Operation Flashpoint 2: Red River
Review Hightailing it across the vast, open countryside in the middle of the night. Fighting a desperate rearguard action against an indomitable force. Squinting through the claustrophobic green murk of nightvision for enemies hidden among trees and rocky outcrops.
Fearing the lethality of their bullets and the scarcity of your own. Faced with constant dilemmas to engage or retreat, to scour for ammo or make do with dwindling supplies, to turn back and heal a fallen comrade or push on and safeguard the rest of your squad.
Moments like these separate the Operation Flashpoint series from the Rambo bravado of Call of Duty and Battlefield. You're not a one-man killing machine cutting a swathe through the enemy here; you're just a squad leader trying to swing the tide of battle and avoid flying home in the cargo hold draped in the Stars and Stripes.
The sequel to 2009's Dragon Rising, Operation Flashpoint 2: Red River moves the near-future fiction onto the arid planes and snow-capped mountains of Tajikistan, where an Islamist insurgency serves as the pretext for another flashpoint between US Marines and China's People's Liberation Army.
Told through ribaldry and the constant, profane musings of Sergeant Damien Knox – voiced by Al Mathews (Apone from Aliens) – Red River's narrative might offend some with its liberal jingoism, misogyny and racism, but it's probably tame compared to the reality of jarheads in combat.
Notwithstanding its puerile narrative, Red River presents a more cerebral approximation of conflict than most other games. The campaign's ten hour-long missions are broken up into enclosed engagements, interposed with hikes across huge terrains and lengthy transports in troop helicopters and open-top Humvees.
Red sky at night, sniper's delight
Firefights often take place at considerable range, but are nonetheless deadly. Just a few bullets can kill, and you can bleed out from minor wounds if left untreated. But while single bullets can kill enemies, it takes many more to find your mark, with red-dot sights and magnified scopes offering a more authentic guide to bullet trajectories than the lethal cursors of the blockbuster FPSs.
Once again, gameplay is divided between standard FPS gunplay and tactical command of your four-man fireteam, which consists of a Rifleman, Scout, Grenadier, and the LMG-toting Automatic Rifleman. Your squad isn't just there to make up the numbers, though.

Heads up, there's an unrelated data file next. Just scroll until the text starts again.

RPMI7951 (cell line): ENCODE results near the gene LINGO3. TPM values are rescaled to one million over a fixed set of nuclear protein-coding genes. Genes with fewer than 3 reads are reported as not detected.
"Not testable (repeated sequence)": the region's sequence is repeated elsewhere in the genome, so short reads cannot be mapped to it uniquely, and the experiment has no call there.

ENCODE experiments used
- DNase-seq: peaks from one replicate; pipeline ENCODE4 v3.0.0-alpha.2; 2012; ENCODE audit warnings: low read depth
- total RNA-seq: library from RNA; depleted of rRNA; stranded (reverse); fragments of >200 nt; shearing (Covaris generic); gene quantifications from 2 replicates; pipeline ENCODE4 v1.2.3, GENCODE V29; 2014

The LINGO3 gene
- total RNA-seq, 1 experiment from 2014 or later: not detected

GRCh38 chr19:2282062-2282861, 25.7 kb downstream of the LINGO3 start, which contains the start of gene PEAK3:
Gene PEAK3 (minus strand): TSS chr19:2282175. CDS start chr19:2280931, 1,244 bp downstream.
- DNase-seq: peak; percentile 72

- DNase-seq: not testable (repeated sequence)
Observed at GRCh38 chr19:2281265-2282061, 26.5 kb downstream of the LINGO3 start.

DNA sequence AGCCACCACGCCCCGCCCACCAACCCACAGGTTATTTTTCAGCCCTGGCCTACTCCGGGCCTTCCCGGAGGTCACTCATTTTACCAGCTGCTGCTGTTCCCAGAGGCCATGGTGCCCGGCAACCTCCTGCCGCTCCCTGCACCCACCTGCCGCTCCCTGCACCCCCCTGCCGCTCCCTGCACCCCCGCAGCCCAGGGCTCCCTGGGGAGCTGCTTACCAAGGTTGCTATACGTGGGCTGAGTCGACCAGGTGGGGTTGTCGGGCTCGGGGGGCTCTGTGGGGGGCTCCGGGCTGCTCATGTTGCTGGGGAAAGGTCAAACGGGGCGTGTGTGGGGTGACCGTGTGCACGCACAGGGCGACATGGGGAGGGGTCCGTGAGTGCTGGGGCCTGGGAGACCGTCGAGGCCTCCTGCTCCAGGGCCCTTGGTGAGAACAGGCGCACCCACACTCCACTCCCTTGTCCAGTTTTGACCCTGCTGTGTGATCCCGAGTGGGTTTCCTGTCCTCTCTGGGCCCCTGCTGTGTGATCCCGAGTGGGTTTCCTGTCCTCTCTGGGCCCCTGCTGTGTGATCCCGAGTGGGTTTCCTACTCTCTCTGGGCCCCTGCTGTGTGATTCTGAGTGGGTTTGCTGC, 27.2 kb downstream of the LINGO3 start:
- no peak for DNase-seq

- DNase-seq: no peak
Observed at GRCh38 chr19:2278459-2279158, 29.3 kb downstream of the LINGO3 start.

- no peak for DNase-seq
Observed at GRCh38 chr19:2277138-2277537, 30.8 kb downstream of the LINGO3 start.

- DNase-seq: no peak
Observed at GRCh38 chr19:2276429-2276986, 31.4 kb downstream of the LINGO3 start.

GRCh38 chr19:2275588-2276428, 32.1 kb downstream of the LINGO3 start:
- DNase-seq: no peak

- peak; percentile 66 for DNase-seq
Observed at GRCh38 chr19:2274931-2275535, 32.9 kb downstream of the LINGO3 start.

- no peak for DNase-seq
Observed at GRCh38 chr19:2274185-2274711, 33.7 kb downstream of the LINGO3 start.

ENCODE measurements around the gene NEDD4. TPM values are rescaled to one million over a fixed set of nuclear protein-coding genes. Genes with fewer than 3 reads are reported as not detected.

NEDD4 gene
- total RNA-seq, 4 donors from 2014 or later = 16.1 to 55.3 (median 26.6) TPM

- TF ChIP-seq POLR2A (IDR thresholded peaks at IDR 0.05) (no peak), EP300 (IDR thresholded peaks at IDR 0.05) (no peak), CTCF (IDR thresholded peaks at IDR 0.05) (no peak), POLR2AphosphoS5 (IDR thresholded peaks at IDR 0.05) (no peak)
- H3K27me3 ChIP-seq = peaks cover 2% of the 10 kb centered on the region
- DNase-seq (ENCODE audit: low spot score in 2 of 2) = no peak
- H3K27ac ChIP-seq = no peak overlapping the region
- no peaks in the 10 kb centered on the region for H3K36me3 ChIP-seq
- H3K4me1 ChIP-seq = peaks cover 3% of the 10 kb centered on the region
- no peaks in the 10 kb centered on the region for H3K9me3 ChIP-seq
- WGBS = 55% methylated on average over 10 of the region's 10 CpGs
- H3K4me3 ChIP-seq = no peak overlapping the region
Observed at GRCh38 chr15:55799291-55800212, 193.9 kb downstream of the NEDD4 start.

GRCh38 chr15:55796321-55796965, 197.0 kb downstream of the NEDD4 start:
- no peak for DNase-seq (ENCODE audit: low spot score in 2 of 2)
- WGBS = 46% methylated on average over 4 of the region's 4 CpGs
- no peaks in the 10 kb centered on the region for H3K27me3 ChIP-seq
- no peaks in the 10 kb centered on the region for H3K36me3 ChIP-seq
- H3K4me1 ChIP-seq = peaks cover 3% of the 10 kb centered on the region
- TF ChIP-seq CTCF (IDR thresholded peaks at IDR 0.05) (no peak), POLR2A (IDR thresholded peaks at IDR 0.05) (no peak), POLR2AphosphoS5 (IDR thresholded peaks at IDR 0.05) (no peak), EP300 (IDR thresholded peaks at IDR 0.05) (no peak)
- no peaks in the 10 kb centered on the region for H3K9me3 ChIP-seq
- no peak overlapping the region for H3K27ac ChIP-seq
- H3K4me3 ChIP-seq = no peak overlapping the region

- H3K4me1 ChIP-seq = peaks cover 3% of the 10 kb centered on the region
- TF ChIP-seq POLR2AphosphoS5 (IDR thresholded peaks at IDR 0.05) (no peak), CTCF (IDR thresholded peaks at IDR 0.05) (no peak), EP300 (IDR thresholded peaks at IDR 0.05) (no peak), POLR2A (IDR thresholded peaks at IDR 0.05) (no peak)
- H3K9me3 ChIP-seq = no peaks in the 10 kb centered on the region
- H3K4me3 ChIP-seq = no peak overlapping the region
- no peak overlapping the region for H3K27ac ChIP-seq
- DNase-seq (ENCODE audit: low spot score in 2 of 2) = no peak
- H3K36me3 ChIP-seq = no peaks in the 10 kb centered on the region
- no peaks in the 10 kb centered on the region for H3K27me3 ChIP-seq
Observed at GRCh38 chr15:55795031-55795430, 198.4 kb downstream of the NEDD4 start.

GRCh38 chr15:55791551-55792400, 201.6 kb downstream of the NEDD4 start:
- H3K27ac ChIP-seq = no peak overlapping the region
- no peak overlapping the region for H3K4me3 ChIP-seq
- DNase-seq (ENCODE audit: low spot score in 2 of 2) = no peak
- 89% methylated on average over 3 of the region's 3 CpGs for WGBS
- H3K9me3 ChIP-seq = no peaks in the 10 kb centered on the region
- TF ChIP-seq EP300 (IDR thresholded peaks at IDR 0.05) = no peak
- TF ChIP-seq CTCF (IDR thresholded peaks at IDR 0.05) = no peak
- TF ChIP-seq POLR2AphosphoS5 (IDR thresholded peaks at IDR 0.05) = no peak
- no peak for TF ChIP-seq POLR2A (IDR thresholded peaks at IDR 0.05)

Red River's AI might be erratic at times, with enemies occasionally facing the wrong way or standing motionless in the middle of a road, but you'll need precise co-ordination of your squad to combat an enemy that generally uses cover and flanking well, and often ambushes you from the most unexpected places.
Instructions are issued through an intuitive context-sensitive radial menu, where, among other commands, you can order offensive and defensive manœuvres, radio for air support, and even call for a medic when injured. While the system works well to prompt specific actions, your fireteam's AI proves less convincing. Squad members fail to fulfil their individual specialisations – the Scout's dire sniping accuracy the most apparent failing.
Discipline too, is a constant problem, with your fireteam often crouching the wrong side of cover, or stepping across your firing line. Worse still, healing constantly restless squad members, at best, leads to comical chases around cover and, at worst, to suicidal pursuits across open ground.
While a single-player play-through proves enjoyable despite the technical flaws, Red River's campaign is transformed by four-player on-line co-op. The increased discipline and accuracy of human squad mates brings out the best of the tactical mechanics. It makes completion of the game's Hardcore mode a distinct possibility, despite a complete lack of checkpoints or visual cues, such as the compass and ammo cache locations.
Keeping the focus clearly on teamwork, Red River has no competitive modes. Instead, Fireteam Engagements offers a collection of four co-op combat scenarios with highscoring and global leaderboards. Essentially campaign vignettes, they concentrate on specific gameplay elements, the best of which appear in the Last Stand and Csar scenarios.
In Last Stand you defend a fortified position against multiple waves of enemies, with the novel twist that you can bug out at any time and safeguard your score by calling in an evac helicopter. Whereas in Csar, you're tasked with a Black Hawk Down-style rescue mission to locate and extract a downed helicopter crew from deep behind enemy lines.
Fireteam Engagements work well to extend Red River's gameplay, but without competitive deathmatches, and with just two maps per scenario at present, it's only going to extend the experience by around four or five hours.
Red River's slow pace and strategic focus won't be to everyone's liking, especially console players accustomed to the high-tempo run-and-gun mechanics of Call of Duty and Battlefield. But overlook its flaws and lack of big-budget polish, and you'll find a enjoyable challenge in Codemaster's distinctive take on war. ®
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